Laser or Optical mice? My understanding is they are completely different. Lasers are the newer technology, and what I use. Most mice the laser turns off when it hasnt been moved for a few seconds until it detects movement again, so I don't see this as a huge problem?

Sdiver
08-20-2008, 20:53
Laser or Optical mice? My understanding is they are completely different. Lasers are the newer technology, and what I use. Most mice the laser turns off when it hasnt been moved for a few seconds until it detects movement again, so I don't see this as a huge problem?

Wait....wait....wait....wait....MICE WITH LASERS !!!! :eek:

I thought Sharks were the only ones allowed to have Lasers attached to them ??? :confused: :D

nmap
08-20-2008, 22:03
My understanding is that continuous operation does not harm the CPU, ram, or other solid state components. This subject to the provisions mentioned by JJ_BPK.

Your power may be dirtier than you know. You may experience brief power outages and not be aware of it. Do you ever come home to find your VCR clock blinking? (Yes, I know - VCRs are old school). During periods of high demand, you might see times when the voltage supply deviates a lot from the norm.

My solution is to leave the machine on 24/7, and use a small UPS (uninterruptible power supply).

Software reboots can be useful. First, it activates any updates. Second, some software isn't well written and leaks. No, really. Some of the old C programs would allocate memory, but not release it. I'm not aware of a way to detect that....Newer languages, such as Java, automate the task, if I remember correctly. Anyway, over time, some of those old programs would fill up your RAM and cause the system to use virtual memory (in other words, access the hard drive), thus reducing performance.

Hardware might be an issue. Again, JJ_BPK makes some great points about temperature. In addition, your hard drive experiences some of the worst wear during start-up and shut-down (at least, that used to be the case.). So running the machine is easier on the HDD than frequent starts and stops.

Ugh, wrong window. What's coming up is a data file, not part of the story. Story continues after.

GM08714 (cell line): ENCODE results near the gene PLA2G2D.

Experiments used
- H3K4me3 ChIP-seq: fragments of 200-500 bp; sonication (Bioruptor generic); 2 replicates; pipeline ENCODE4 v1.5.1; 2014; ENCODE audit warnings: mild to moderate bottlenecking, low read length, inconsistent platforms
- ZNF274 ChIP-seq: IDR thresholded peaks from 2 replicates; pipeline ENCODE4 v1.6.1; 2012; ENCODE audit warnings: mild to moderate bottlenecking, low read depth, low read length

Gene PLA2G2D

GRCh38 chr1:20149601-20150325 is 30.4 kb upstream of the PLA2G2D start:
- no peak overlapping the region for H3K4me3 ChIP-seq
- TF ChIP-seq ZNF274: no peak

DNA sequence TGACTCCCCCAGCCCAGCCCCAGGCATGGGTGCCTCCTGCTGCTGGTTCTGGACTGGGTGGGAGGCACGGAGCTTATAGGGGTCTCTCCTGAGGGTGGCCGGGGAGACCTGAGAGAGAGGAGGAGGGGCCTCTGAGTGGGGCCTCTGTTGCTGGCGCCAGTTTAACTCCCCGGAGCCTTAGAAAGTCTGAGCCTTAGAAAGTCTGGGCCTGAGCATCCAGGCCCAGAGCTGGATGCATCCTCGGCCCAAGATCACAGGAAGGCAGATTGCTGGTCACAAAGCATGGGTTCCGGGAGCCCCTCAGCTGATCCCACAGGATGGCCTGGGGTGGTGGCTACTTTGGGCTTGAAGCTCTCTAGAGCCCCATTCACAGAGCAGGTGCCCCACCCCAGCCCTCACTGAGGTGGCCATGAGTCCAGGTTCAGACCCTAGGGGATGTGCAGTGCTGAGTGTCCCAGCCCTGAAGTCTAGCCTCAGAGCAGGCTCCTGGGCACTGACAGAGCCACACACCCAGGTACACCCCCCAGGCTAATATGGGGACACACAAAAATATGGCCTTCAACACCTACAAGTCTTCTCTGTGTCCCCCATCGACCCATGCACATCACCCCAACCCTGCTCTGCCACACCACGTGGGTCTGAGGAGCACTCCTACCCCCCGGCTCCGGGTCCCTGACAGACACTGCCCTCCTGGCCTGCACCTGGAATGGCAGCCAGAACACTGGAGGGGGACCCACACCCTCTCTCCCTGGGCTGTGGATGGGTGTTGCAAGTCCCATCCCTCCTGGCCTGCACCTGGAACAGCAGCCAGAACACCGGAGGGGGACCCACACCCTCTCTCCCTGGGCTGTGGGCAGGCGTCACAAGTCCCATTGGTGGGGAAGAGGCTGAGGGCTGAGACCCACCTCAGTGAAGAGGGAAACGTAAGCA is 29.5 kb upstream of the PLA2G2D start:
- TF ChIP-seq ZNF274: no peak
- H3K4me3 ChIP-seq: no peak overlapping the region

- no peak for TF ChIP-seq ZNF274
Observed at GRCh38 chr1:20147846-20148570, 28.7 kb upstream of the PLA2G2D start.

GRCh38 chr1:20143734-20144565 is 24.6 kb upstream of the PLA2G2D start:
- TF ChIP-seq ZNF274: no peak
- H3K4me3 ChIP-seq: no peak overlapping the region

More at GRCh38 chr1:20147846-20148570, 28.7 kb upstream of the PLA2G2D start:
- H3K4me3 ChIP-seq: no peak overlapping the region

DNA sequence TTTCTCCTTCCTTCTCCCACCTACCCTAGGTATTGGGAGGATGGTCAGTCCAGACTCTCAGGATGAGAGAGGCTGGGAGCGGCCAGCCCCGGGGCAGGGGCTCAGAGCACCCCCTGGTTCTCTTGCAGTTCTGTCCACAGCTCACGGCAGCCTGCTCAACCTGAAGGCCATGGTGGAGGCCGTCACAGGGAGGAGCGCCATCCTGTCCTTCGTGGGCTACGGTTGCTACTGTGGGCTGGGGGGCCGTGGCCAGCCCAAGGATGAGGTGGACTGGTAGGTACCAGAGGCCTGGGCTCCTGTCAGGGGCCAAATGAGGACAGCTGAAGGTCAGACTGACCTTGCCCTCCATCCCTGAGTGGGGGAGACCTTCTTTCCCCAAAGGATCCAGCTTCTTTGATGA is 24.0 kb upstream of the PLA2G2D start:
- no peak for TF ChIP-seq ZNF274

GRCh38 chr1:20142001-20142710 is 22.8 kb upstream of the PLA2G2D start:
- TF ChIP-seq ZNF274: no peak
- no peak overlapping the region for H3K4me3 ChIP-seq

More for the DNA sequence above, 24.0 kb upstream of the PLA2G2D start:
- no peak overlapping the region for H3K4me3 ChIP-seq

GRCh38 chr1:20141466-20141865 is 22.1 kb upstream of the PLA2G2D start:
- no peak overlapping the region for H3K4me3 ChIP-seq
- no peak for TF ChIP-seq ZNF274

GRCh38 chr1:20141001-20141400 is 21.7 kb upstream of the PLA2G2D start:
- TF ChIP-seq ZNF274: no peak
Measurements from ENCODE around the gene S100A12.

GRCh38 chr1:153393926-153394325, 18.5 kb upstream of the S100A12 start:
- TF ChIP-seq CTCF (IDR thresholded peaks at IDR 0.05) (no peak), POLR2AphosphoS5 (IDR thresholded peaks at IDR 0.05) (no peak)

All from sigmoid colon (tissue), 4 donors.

Of course, if you want to be paranoid....

Some years ago...5, as I recall...a certain university that will remain nameless started up a machine with a basic installation of Red hat Linux. Within less than a day, the machine had been compromised two times by people using root kits. Root kits let someone else use your machine, along with your internet bandwidth, without your knowledge. They can be quite difficult to detect.

Yes, there are Windows root kits.

Keeping a machine on 24/7 can make such a person's efforts easier, and more productive. So I keep a couple low-end (in other words, cheap) firewalls between the machine and the internet. There is no guarantee those are sufficient.

To detect which operating system a remote system uses, you can use a little program named.....nmap. :cool:

Hope that helps.

Electron
09-12-2008, 11:23
I attended the Information Assurance / Computer Network Defense course a couple years back. There is no better protection than a gap of air. If you are going to leave your machine on, unplug the LAN/Phone cord from your computer to avoid hackers using your computer as a zombie. A zombie is when someone takes control of your machine and uses it to hack someone else, thus placing the trace back to you...there are a lot of evil doers out there. If you're computer savvy, you can clean up your registry using a program called, "hijack this." Be careful with this program, if you don't know what you're doing, you could do irreversible damage to your computer.